In the previous examples, Arduino is just used to control the brightness and/or dark for LED. That is, there are only two voltage levels: high and/or low from the voltage level, and there are only two digital value: 0 and/or 1 from the digital signal. But, Arduino doesn’t control the continuous variation from bright to dim, or visa. Moreover, the applied requirements exist in our usual lives, such as dancing hall, or concern. For the lighting effects, sometimes, we need a gradual change for the LED lights from bright to dim. This can be realized by giving a continuous voltage to a LED light. Therefore, in our such experiment, by utilizing the PWM (Pulse Width Modulation) technique, Arduino can transmit a continuous voltage signal to control LED, and the PWM technique is also widely used in the continuous operation of steering gear, music play, and power control in the communication.

4.2 The required materials

The required materials are very simple in this sample, which is similar to the experiment one. It is different from the connected port on the Arduino, as shown in Figure 4-1.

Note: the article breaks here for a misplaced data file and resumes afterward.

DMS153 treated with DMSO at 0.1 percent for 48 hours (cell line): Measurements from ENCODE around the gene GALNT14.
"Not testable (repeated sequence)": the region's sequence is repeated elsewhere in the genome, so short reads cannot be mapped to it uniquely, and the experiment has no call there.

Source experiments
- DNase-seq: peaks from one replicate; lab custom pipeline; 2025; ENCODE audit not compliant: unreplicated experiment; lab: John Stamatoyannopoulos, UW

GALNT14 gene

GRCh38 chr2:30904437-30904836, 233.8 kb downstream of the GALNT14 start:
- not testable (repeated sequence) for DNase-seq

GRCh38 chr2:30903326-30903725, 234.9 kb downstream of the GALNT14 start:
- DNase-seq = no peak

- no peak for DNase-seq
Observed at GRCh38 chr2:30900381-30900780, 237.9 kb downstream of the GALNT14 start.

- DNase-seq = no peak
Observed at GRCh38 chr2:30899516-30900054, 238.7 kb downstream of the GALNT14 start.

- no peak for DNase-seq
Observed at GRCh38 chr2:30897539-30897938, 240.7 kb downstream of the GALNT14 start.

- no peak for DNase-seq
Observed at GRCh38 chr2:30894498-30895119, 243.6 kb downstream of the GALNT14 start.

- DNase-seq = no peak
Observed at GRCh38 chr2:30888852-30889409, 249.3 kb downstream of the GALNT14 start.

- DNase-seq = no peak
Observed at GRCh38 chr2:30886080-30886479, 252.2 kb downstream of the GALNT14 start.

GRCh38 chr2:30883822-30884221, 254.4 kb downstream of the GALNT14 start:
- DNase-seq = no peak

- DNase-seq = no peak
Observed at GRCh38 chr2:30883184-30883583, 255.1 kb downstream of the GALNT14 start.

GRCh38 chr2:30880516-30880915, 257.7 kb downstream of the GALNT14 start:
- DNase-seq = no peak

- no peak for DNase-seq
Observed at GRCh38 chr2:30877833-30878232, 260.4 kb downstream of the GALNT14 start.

Table 4-1: Materials

 The required materials Number Name Quality Function Note 1 Arduino software 1 suit Provide ide New ver 1.05 2 Arduino UNO board 1 Control board Many 3 USB data line 1 Connect board distribution 4 Dupont line 2 Connect elements optional 5 Light-emitting diode (led) 1 LED blink optional 6 Resistance 220Ω Current limiting optional 7 Bread board Connection optional

The required materials can be referred in the following Figure 4-5.

# Seg 2: Arduino controls many LEDs

2.4 Experimental platform